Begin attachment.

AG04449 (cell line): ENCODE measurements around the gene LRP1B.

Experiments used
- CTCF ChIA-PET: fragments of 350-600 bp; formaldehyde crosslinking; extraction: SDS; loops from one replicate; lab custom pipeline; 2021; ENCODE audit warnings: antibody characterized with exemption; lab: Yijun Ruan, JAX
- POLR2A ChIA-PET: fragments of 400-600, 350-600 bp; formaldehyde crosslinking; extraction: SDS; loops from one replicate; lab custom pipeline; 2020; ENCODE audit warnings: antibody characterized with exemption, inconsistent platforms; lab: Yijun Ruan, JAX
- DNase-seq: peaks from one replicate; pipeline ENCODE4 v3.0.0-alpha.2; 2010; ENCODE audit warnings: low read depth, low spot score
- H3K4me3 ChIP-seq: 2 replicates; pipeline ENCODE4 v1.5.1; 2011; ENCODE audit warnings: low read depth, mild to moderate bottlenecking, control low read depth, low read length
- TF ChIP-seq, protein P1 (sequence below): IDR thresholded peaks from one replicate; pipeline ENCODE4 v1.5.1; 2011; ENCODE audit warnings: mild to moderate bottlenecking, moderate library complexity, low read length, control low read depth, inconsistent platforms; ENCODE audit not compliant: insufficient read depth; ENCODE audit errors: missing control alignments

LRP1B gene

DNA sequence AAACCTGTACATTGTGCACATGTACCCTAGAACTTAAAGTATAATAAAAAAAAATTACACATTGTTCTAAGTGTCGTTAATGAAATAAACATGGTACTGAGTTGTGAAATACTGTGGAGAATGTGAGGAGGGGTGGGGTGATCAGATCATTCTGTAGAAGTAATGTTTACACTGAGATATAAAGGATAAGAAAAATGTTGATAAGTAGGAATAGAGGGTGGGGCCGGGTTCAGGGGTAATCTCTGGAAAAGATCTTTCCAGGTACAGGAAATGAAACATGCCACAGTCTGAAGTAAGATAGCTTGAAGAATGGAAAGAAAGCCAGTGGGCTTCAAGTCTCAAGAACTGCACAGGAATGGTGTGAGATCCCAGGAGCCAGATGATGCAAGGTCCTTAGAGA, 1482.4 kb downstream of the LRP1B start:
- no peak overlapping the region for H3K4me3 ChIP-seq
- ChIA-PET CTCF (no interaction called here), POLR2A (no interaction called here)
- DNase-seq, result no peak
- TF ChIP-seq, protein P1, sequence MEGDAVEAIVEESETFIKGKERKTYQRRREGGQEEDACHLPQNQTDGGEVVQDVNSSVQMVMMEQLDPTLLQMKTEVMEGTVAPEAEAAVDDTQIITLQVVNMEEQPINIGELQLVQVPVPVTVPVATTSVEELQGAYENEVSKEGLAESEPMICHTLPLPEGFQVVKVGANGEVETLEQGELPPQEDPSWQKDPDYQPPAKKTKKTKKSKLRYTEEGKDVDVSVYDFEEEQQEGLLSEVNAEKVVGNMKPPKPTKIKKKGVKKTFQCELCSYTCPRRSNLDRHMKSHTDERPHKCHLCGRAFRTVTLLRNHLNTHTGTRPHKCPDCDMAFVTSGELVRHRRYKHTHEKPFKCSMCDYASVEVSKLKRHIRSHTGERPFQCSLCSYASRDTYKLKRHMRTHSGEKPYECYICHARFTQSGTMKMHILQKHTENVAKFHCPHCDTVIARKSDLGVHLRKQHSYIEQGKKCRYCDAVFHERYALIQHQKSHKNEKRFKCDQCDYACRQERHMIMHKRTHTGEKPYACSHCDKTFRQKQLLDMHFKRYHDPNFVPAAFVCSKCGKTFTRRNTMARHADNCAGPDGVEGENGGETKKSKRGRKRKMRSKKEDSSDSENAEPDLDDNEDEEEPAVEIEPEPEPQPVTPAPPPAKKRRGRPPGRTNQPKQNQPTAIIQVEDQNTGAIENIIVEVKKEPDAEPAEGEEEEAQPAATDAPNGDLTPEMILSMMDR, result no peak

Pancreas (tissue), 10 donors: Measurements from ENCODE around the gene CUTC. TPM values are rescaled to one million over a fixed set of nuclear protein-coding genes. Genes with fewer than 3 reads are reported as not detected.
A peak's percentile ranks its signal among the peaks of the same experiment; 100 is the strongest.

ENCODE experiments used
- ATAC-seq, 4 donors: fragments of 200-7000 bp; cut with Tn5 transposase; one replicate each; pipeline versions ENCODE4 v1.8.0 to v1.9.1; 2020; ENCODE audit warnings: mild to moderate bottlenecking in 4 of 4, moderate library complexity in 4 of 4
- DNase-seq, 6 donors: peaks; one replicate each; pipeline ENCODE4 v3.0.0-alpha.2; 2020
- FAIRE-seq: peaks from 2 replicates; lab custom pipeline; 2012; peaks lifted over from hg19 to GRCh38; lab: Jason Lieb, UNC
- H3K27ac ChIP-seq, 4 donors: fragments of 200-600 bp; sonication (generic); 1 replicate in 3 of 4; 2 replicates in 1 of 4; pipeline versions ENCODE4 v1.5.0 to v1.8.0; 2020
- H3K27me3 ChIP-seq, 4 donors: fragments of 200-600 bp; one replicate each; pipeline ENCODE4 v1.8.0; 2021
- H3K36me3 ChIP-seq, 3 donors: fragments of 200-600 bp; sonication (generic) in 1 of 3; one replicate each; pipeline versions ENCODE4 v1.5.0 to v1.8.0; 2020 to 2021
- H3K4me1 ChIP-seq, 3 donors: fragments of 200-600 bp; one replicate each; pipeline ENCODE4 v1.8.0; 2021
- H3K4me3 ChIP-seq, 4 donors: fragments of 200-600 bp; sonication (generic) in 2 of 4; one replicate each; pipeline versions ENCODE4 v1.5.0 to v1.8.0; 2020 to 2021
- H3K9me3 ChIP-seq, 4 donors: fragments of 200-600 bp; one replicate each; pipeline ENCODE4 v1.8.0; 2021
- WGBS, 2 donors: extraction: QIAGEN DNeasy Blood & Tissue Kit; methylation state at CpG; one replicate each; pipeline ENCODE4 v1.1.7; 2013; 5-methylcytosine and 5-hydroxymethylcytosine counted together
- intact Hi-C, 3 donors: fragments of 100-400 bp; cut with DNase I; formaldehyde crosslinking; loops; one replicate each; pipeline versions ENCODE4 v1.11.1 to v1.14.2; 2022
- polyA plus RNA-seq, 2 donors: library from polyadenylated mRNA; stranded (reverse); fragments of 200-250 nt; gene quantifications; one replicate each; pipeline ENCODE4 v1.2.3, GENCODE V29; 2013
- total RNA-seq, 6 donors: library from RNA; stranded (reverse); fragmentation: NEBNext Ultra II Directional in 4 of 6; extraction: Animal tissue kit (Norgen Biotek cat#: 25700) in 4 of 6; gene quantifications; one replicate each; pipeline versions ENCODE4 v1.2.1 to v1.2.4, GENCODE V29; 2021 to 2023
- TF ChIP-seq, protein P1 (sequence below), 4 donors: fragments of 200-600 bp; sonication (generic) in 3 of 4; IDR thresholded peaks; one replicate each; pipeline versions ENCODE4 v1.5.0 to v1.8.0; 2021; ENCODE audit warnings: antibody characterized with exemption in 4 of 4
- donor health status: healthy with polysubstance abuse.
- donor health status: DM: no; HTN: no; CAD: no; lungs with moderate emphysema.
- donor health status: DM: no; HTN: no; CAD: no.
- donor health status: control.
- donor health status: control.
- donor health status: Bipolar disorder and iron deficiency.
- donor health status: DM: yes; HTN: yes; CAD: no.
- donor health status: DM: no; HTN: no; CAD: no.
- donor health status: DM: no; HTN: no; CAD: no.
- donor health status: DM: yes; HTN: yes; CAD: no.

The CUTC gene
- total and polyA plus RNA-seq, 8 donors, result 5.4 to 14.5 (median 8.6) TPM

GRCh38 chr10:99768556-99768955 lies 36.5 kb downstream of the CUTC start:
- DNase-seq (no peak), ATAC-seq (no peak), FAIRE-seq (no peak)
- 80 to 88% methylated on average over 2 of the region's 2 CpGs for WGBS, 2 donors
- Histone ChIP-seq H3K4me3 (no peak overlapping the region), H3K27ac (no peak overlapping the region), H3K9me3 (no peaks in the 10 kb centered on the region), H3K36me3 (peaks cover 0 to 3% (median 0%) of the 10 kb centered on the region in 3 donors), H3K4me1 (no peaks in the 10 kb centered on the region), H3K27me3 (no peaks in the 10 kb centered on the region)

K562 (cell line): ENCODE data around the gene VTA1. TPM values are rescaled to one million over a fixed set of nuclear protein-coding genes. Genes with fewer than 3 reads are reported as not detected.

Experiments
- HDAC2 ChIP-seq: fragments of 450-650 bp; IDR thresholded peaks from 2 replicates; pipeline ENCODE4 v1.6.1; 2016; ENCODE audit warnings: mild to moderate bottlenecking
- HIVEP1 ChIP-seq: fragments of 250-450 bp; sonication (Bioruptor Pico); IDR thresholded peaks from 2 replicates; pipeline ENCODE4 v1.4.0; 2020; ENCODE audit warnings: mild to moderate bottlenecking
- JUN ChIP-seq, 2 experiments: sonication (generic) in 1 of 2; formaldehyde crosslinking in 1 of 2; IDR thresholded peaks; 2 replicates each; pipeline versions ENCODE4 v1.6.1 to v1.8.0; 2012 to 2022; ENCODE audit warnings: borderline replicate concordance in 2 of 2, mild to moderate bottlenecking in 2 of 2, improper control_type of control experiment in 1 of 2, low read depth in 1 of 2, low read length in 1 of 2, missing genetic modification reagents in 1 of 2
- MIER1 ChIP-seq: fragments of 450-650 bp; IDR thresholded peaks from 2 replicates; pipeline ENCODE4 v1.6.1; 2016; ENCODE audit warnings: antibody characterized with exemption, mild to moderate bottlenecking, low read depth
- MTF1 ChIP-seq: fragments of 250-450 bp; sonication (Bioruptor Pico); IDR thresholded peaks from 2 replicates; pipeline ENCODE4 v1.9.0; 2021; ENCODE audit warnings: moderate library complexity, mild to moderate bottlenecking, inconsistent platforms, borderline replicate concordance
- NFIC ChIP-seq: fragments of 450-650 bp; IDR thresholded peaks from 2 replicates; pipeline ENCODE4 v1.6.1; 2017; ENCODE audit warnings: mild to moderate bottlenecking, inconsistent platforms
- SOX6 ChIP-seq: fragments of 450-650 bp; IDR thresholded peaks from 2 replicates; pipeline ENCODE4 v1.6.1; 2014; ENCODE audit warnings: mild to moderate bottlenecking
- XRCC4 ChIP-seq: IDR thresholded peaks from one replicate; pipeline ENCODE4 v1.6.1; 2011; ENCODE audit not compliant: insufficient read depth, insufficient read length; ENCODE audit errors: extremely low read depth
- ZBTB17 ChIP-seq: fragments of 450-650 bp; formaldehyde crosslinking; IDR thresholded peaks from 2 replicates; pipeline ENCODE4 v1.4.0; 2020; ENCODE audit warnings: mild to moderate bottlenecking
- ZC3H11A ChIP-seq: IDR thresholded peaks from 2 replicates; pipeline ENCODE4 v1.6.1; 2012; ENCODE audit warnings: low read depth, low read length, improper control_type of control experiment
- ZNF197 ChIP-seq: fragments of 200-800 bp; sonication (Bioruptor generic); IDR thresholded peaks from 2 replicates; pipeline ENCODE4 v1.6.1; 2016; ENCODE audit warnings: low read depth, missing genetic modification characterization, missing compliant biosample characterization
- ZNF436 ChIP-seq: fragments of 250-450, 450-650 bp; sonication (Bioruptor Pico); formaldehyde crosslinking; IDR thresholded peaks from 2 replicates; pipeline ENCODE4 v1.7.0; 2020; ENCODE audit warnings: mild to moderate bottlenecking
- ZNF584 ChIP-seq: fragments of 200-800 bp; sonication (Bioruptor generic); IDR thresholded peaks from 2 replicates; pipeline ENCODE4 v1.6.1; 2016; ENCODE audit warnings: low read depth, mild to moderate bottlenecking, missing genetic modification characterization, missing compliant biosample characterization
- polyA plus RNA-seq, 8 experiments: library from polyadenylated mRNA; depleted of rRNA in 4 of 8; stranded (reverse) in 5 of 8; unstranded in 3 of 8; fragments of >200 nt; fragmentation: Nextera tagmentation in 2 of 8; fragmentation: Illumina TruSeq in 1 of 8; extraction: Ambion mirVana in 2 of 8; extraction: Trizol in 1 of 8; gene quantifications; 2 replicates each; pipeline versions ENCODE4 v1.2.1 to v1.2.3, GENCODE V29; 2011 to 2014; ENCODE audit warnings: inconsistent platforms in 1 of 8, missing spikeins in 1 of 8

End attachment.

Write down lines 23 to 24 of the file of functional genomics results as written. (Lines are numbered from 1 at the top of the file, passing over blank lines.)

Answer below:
- H3K4me1 ChIP-seq, 3 donors: fragments of 200-600 bp; one replicate each; pipeline ENCODE4 v1.8.0; 2021
- H3K4me3 ChIP-seq, 4 donors: fragments of 200-600 bp; sonication (generic) in 2 of 4; one replicate each; pipeline versions ENCODE4 v1.5.0 to v1.8.0; 2020 to 2021